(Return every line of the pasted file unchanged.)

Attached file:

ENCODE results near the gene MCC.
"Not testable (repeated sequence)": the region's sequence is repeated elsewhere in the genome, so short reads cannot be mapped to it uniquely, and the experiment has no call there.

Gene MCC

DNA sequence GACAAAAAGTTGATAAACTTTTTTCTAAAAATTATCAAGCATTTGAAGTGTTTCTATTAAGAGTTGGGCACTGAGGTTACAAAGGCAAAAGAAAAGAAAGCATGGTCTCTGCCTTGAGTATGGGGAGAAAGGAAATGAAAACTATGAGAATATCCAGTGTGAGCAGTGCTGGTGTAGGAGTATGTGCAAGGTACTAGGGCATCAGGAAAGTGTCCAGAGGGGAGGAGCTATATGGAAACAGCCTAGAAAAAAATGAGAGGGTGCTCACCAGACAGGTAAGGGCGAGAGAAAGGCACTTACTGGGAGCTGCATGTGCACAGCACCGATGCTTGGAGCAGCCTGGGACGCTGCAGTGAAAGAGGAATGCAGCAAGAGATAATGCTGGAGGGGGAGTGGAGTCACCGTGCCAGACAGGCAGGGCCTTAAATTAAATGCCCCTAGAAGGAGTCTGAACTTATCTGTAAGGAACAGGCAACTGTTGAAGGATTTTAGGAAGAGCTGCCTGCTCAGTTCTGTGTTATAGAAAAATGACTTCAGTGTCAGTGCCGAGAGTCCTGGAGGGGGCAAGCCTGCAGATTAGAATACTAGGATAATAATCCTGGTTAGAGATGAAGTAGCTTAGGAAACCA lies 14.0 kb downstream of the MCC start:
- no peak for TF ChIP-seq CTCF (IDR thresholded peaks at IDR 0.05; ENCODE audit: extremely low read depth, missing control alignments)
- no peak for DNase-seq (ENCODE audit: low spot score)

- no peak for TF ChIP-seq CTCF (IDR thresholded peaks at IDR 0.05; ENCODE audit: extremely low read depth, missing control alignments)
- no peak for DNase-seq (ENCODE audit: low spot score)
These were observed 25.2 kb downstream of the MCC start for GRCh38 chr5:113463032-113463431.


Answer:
ENCODE results near the gene MCC.
"Not testable (repeated sequence)": the region's sequence is repeated elsewhere in the genome, so short reads cannot be mapped to it uniquely, and the experiment has no call there.

Gene MCC

DNA sequence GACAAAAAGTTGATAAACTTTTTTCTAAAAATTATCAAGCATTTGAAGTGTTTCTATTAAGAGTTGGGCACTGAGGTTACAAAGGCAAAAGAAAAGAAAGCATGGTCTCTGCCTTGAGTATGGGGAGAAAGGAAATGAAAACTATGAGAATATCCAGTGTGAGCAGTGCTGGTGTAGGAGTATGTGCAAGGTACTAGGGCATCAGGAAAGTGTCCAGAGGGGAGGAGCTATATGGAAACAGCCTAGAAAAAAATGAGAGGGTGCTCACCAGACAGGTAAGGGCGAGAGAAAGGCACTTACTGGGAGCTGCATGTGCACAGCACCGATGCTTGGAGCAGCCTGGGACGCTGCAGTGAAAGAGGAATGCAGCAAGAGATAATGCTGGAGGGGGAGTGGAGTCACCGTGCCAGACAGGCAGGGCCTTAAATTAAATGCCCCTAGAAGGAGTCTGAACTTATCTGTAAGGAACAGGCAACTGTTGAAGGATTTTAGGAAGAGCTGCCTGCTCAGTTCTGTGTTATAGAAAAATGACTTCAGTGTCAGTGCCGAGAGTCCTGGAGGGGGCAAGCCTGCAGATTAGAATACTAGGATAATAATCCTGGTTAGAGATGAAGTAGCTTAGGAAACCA lies 14.0 kb downstream of the MCC start:
- no peak for TF ChIP-seq CTCF (IDR thresholded peaks at IDR 0.05; ENCODE audit: extremely low read depth, missing control alignments)
- no peak for DNase-seq (ENCODE audit: low spot score)

- no peak for TF ChIP-seq CTCF (IDR thresholded peaks at IDR 0.05; ENCODE audit: extremely low read depth, missing control alignments)
- no peak for DNase-seq (ENCODE audit: low spot score)
These were observed 25.2 kb downstream of the MCC start for GRCh38 chr5:113463032-113463431.